On the other end of the spectrum is Roger, who gets some of the funniest scenes this week as he and his semi-estranged wife Jane attend a dinner party which Roger learns after the fact is an LSD party. The ad man acquiesces to his wife’s request and as the two trip for the first time, their dirty laundry comes out in a surprisingly civil and controlled way, a great left-turn from the hostile and explosive dissolution of Roger’s previous marriage with Mona… at least, at first. The acid scene was very well handled here, and I totally buy that Roger would hear jazz music coming from a liquor bottle or imagine he’s at a ball game while tripping balls. I loved it, especially the intimate discussion between the two former lovers when they both admit they’ve grown apart. The catch of this civil break doesn’t rear its head until the next morning, when Roger has resolved to leave while Jane admits she was not speaking seriously during their trip. After his first heartfelt scene in about three seasons, John Slattery absolutely nails his return to the callous and completely dickish jerk we know is at the heart of his character, casually exiting the house as his shocked wife tries to wrap her head around what’s going on. It’s a shift so sudden, so hilarious and so perfect Slattery should get a Emmy nod for that two minutes alone.
In an episode centered on marital strife, it would be virtually impossible to not include Don, and his story as he comes close to losing Megan is interwoven nicely between Peggy and Roger’s arcs. There’s a nice structure at play here as the reveal that these stories are overlapping doesn’t become clear until the last half of the episode, as we shift gears to focus on Don’s daytrip with Megan to Howard Johnson, to scout the potential client. Megan is pulled out of work suddenly, and her frustration that Don doesn’t respect her work brings things to a quick boil, especially as he shifts straight to his own business as soon as they arrive at Howard Johnson. If it’s not obvious yet, I adore Megan as a character, and I love how she is first introduced as a light, trophy wife type, only to reveal a strong and decidedly modern feminist as we get to know her better. It seems Don is the last to realize his new lady is more than arm candy… and clearly not the punching bag Betty was either. After their inevitable fight at HoJo, Don drives off leaving Megan behind. Were it Betty, she would obviously stay at the hotel and brood, until Don cooled off and came to get her. But Megan is not interested in Don’s tantrum, and finds her own way home. When Don returns to pick her up and finds out she is gone, he breaks down. Even after he tracks her back to their apartment, Don goes into a one-two punch of furious menacing and absolute dependence, showing Megan both sides of his conflicted personality. The scene of Don breaking down in tears, his head leaning into Megan’s stomach is telling of just how much power she has over him, and this leads to both fear and desperation– Don really doesn’t know his new wife, and especially doesn’t know how to react to her. Megan is shaping up to be the embodiment of the new world of the late 60’s in many ways, and she is the perfect catalyst for Don to slowly comes to terms with his modern life. Bert gets the best line of the episode, to close things off on a related note. After the senior partner chastises Don for his lack of attention at work, Don says it’s none of Bert’s business.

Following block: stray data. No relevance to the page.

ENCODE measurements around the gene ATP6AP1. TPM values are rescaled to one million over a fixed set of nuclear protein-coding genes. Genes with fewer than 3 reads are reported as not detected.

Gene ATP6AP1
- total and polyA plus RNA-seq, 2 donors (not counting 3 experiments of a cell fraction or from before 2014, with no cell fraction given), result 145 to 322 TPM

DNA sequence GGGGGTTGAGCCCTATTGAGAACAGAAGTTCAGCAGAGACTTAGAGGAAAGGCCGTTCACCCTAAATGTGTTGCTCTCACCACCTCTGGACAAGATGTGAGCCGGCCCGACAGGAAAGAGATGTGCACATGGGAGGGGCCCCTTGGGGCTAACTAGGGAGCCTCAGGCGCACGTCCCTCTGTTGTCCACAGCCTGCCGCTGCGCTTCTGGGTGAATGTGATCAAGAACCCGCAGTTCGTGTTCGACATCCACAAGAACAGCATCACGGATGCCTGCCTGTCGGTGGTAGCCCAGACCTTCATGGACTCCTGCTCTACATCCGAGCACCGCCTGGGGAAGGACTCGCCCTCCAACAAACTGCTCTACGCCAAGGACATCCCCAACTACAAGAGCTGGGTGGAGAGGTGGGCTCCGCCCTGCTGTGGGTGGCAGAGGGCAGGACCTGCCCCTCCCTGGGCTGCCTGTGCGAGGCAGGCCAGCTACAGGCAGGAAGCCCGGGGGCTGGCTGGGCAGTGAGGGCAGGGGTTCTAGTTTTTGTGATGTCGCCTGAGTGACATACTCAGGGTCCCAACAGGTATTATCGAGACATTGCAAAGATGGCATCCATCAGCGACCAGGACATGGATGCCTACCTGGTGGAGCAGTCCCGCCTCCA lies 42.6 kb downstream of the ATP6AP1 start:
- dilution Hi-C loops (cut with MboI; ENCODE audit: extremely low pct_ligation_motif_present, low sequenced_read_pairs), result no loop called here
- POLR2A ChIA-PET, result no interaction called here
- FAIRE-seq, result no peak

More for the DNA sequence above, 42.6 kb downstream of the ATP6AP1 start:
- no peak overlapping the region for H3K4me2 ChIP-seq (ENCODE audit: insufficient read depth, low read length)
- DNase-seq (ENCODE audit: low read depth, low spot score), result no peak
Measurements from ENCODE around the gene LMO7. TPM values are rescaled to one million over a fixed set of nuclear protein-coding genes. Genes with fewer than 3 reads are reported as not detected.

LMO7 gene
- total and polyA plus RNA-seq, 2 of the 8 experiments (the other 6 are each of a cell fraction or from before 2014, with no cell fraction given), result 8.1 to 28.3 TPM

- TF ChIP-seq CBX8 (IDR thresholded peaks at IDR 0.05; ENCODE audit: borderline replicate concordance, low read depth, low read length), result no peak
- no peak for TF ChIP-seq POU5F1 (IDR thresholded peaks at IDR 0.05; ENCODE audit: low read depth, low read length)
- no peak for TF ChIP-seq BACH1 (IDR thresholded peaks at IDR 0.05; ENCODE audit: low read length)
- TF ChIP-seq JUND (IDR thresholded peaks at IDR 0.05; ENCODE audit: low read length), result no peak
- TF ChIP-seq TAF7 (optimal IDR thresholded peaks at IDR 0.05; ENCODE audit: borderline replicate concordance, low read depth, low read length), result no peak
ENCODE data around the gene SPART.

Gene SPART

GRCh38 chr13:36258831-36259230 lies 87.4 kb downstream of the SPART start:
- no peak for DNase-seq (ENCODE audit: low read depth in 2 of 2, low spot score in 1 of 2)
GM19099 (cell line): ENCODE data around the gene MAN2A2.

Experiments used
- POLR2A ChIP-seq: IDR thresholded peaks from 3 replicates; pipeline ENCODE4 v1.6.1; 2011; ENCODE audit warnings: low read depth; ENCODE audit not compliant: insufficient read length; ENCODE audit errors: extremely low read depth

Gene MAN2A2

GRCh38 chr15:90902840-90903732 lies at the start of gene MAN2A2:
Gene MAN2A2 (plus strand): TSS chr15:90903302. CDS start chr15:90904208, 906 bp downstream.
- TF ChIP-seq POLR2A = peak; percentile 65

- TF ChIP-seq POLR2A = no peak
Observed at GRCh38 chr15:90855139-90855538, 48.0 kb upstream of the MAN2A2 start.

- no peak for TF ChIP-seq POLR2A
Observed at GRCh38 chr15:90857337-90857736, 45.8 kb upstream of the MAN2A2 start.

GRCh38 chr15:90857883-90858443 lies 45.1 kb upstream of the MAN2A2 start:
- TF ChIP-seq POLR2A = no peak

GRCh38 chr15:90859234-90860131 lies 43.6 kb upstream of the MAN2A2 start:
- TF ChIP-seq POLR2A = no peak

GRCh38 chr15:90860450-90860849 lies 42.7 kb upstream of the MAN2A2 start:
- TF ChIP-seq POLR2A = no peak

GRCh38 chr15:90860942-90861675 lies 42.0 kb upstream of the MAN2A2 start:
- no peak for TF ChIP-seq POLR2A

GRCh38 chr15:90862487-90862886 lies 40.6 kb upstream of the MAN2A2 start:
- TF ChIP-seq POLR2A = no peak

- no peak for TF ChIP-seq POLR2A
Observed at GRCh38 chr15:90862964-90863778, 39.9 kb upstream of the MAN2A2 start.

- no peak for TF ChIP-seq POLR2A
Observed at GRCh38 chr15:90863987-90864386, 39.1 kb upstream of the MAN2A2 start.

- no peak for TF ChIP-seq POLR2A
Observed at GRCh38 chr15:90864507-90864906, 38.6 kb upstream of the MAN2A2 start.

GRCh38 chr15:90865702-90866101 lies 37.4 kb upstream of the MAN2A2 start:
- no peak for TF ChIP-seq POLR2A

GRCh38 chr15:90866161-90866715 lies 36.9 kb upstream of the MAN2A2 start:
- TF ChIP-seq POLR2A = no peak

“It IS my business,” Bert replies. Unlike Roger’s lack of cognition, Lane’s shortage on assertion, and Pete’s self loathing, Bert’s quip sends a clear message to Don– it’s time to step up, or fall into obscurity. Where things go from here is all in Don’s hands now. And right now, that concept terrifies him.